San Francisco: The Jeep Wrangler is not your typical SUV that seldom, if ever,
ventures off-road. The Wrangler is designed specifically for off-roading and the
new-for-2003 Rubicon Edition is meant for very serious off-roading. Its name comes from
the famed Rubicon Trail on the California-Nevada border.
Off-road trails in the U.S. are rated 1 to10 according
to difficulty, and the Rubicon Trail gets a 10 rating. Wranglers are still also available
in SE, X, Sport and Sahara versions. The Rubicon, as well as the X, Sport and Sahara, are
powered a 4.0-liter, inline six-cylinder engine. The engine produces 190-horsepower at
4600 rpm and 235 lb-ft of torque at 3200 rpm.
The standard engine of the base SE is a new 2.4-liter Power
Tech engine replacing the old 2.5-liter four-cylinder. This new engine is rated at
147-horsepower at 5200 rpm and 165 pounds-feet at 4000 rpm providing 25 percent more
horsepower and 18 percent more torque compared to the engine it replaces. It is also is
quieter and less thirsty. Either engine can be mated to a new standard five-speed manual
and a new four-speed automatic is optional on all models. The manual is a new heavier duty
transmission with improved cold weather shifting and synchronized reverse.
The EPA numbers are:
2.4 L Four-Cylinder
4.0 L Six-Cylinder
The fuel tank holds 19-gallons and when properly equipped
Wranglers can tow up to 2000 pounds (1000 pounds with the SE package).
The Rubicon Edition: Jeep marketers looked at what the
best hardware Jeep customizers were using and decided to offer it right-out-of-the-box on
the Rubicon. It is easily recognized by the huge "Rubicon" decal on the sides of
the hood and heavy-gauge diamond plate sill guards bolted on the body to protect the
The Rubicon rides on 31-inch high Goodyear Wrangler MT/R LT
245/7516 FSW tires mounted on 16-inch MOAB five-spoke, cast aluminum wheels providing
10-inches of ground clearance. This, plus the short, 93.4-inch, wheelbase results in a
maximum 45-degree approach, 34-degree departure and 25-degree ramp breakover angles. It
comes standard with front and rear Dana Model 44 axles, driver-actuated locking
differentials and a 4:1 low-range transfer case. At low speeds a dash-mounted switch can
lock the two axles and then intermittently lock and unlock the front axle to keep power
directed to the wheels with the best traction. When not locked, the rear axle has a
torque-sensing limited slip feature for better road traction. The 4:1 low range delivers
more torque at the slow speeds for off-road travel. Other features include additional skid
plating for the transfer case and fuel tank plus upgraded shocks and springs.
The Rubicon lists for $24,485, but the bottom line on the
Rubicon we tested was near the $29,000 mark. It was fitted with an automatic transmission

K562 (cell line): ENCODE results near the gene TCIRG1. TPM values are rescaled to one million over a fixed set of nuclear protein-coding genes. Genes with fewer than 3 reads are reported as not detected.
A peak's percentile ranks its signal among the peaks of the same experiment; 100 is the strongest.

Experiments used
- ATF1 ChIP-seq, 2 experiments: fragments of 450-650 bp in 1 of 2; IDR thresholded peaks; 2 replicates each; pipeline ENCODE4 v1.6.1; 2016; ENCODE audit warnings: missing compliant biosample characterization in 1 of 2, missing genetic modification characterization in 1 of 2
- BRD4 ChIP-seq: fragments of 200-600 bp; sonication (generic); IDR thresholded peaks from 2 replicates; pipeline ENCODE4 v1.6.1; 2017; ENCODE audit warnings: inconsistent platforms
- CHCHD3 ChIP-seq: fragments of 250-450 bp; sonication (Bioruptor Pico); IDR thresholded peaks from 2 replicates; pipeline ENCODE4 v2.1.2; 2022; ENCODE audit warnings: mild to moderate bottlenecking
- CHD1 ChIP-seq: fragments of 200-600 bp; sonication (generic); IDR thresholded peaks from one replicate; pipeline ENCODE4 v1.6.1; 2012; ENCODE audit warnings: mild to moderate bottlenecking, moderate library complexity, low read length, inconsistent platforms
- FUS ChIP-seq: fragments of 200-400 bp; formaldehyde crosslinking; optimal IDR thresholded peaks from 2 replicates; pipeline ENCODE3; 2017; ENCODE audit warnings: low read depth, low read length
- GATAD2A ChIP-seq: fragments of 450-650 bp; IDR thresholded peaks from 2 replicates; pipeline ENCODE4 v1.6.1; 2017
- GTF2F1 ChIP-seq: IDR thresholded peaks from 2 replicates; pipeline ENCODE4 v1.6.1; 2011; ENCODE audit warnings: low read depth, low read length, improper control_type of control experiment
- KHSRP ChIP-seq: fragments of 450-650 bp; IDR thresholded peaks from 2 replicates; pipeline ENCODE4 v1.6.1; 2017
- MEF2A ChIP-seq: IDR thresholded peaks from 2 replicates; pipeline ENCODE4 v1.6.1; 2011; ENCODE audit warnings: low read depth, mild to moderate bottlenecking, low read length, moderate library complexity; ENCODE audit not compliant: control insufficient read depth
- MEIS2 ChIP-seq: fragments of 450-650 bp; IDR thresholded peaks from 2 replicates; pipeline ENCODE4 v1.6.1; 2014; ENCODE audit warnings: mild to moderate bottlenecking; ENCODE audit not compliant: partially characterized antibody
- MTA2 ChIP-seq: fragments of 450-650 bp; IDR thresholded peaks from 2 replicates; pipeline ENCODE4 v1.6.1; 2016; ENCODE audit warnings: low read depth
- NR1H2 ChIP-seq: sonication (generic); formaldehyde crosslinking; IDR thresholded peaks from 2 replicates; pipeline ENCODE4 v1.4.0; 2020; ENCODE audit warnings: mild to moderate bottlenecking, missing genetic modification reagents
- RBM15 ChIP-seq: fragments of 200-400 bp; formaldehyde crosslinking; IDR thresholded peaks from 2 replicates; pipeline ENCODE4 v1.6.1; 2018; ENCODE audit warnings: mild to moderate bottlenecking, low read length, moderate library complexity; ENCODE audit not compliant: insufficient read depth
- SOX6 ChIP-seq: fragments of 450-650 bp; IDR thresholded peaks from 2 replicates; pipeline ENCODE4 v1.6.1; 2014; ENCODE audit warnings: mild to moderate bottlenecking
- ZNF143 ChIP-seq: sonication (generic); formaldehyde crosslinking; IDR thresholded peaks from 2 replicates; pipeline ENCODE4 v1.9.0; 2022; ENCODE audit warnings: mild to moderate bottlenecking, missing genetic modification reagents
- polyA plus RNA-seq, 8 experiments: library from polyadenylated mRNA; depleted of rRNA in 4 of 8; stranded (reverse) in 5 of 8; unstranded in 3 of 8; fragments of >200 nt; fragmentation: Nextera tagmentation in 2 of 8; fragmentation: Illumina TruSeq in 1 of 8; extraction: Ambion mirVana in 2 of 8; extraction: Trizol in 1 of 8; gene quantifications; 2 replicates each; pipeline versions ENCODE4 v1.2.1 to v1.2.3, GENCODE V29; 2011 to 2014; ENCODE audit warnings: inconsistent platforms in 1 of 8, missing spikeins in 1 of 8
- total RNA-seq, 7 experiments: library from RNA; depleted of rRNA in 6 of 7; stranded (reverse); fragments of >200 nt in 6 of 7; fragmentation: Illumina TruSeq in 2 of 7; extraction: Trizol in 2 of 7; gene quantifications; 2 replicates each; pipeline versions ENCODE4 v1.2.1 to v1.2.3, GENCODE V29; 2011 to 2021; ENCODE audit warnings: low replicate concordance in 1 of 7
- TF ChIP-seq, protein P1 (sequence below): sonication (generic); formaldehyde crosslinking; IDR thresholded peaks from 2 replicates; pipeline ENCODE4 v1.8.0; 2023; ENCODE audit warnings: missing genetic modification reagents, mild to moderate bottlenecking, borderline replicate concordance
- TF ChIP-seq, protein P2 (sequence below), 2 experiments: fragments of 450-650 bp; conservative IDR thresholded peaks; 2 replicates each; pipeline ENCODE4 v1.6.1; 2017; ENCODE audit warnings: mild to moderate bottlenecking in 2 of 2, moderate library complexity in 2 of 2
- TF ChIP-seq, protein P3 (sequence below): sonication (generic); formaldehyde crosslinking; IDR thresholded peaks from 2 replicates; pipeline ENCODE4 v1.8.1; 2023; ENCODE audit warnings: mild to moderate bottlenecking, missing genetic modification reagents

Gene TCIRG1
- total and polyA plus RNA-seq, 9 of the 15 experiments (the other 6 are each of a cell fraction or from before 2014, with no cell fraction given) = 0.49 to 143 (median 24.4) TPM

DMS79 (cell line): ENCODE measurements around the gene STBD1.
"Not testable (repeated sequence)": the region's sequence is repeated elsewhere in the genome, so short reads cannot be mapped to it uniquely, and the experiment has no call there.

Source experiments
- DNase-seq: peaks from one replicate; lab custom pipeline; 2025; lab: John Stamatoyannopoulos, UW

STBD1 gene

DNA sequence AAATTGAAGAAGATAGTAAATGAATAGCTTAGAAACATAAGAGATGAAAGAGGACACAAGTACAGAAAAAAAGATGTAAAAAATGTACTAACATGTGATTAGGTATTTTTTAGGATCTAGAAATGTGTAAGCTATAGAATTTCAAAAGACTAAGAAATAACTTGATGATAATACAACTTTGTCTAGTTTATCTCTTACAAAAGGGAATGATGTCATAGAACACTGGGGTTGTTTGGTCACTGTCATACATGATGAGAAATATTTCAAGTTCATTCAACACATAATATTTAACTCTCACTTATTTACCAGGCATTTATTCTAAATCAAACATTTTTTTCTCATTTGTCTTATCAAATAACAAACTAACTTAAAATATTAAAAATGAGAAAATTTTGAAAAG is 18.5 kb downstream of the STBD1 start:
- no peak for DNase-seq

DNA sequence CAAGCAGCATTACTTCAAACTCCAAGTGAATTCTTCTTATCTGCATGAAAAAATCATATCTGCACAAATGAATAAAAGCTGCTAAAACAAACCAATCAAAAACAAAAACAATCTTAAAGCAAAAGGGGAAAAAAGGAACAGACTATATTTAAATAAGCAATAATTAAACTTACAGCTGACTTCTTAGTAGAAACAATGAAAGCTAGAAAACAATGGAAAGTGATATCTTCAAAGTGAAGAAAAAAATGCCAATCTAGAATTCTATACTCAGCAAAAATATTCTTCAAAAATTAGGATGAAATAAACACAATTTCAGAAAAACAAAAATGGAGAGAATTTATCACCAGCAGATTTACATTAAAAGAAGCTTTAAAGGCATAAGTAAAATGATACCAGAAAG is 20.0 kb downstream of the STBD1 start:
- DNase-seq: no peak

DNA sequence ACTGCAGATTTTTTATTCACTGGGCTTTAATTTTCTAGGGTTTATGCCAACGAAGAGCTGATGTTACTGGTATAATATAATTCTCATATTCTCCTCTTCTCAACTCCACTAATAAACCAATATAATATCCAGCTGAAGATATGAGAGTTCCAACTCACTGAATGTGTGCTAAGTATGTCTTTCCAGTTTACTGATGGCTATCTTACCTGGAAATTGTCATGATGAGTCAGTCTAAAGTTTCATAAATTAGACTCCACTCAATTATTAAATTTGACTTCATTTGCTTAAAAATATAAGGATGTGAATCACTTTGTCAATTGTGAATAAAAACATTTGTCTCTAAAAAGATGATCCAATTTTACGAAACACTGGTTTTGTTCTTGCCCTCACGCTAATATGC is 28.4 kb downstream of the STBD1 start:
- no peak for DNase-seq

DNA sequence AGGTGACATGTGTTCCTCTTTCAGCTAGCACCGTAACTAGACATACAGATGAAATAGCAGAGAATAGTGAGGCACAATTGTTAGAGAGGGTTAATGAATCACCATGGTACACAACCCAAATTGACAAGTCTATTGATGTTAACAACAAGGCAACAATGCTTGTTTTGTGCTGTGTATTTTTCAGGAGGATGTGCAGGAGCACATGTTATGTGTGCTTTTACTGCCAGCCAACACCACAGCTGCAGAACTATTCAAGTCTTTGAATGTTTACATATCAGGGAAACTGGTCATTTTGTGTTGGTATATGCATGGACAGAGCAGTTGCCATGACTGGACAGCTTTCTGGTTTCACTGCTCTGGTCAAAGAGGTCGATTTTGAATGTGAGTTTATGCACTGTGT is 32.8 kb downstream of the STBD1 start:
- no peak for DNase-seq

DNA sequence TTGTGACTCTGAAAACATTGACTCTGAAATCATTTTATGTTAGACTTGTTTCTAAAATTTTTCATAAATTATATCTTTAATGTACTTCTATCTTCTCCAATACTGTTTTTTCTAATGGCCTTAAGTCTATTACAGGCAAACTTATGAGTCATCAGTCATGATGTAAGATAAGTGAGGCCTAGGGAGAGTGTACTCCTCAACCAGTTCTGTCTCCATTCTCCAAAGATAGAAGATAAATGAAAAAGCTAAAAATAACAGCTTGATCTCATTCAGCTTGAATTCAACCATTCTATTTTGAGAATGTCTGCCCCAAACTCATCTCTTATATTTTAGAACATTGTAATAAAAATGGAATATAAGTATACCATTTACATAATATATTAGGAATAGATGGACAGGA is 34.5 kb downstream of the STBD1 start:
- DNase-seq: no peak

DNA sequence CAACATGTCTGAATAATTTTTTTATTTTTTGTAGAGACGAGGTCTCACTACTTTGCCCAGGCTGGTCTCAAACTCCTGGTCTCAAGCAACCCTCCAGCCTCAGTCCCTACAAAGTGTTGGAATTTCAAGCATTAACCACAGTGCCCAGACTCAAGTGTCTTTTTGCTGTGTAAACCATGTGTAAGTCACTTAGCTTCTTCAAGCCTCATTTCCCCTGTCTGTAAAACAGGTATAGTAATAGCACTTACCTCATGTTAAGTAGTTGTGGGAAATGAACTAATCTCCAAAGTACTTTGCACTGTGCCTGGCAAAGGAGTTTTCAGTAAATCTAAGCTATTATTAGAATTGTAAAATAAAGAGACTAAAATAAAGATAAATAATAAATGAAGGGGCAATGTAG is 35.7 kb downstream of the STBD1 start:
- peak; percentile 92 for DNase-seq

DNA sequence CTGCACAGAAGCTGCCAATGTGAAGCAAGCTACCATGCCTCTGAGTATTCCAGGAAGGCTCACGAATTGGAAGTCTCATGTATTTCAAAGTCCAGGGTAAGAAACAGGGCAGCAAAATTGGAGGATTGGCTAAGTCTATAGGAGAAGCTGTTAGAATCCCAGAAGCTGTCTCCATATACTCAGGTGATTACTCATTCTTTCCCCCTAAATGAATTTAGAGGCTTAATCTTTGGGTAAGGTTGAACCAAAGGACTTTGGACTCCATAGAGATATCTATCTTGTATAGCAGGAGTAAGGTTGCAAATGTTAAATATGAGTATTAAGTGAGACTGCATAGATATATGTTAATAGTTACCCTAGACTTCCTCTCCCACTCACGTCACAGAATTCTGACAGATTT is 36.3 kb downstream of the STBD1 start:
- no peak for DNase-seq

($825), air-conditioning ($895), hardtop ($920), cruise control ($250), electrochromatic
rearview mirror with temperature, compass and map lights ($220), and an AM/FM/CD stereo
with 7 speakers for $420.
All Wranglers come with a fold-down windshield and removable
doors. A soft-top is standard and a removable hardtop is optional. Though we didnt
try it, Jeep says both tops are much easier to remove or install than on pre-2001
Wranglers. The hardtop comes with full-height doors, roll-up windows and the rear window
equipped with a defroster, wiper and washer.
Surprisingly, the interior is far from spartan though the
layout shows that the basic design is now almost 15-years old. Instrumentation is very
complete and the controls are easy to use. Seats are quite comfortable. A couple of years
ago, ride quality on paved roads was greatly improved when coil springs replaced the front
leaf-spring suspension system without any compromise in off-road capability.
Todays Jeeps have the best safety equipment like dual
front airbags, three-point safety belts for all four seats and redesigned higher seatbacks
with integrated head restraints for greater protection in an accident. The more easily
removable fold-and-tumble rear seat is equipped with the LATCH (Lower Anchors and upper
Tethers for CHildren) system thats for mounting child safety seats directly to the
structure of the seat. And softer trim pieces inside mean improved head protection too.
Four-wheel disc brakes are fitted and ABS is available on the Sport and Sahara models.
The basic SE at $16,825 is just that, basic. The
four-cylinder engine is not well suited for high-speed highway travel and if you start
adding options like upgraded cloth versus vinyl upholstery, rear seat and rear carpeting,
a stereo, hardtop and other item you quickly approach Wrangler X territory at $19,845. The
Sport lists for $21,655 and the Sahara at $25,245 rivals the Rubicon in price.
As expected, the Intense Blue Rubicon we tested was more at
home on the trail than the Interstate. At speed, wind and road noise are high and every
tar strip is felt. With the automatic transmission the engine seemed to be straining at
times, but off-road there appeared to be no limit to its capabilities. And more than one
Jeep owner waved us to a stop so they could take a closer look, usually crawling under the
Rubicon to see all the goodies.
Unless you plan to do some extreme off-roading the other
Wrangler models offer a better comprise between daily driver and weekend adventures. But
for the serious off-roader you cannot put together all the pieces for no more effort than
signing your name to a sales contract and a check. For 2003 the Jeep Wrangler Rubicon is
the best off road vehicle in the entire industry for the price, period. By Bill Siuru
& Shawn Stewart © AutoWire.Net - San Francisco
Jeep Home Page
Byline: Syndicated content provided by Tony Leopardo ©
Column Name: The best off road vehicle in the entire industry for the
Topic: 2003 Jeep Wrangler Rubicon
Word Count: 1019
Photo Caption: 2003 Jeep Wrangler Rubicon
Photo Credits: Jeep Internet Media
Series #: 2003 - 22
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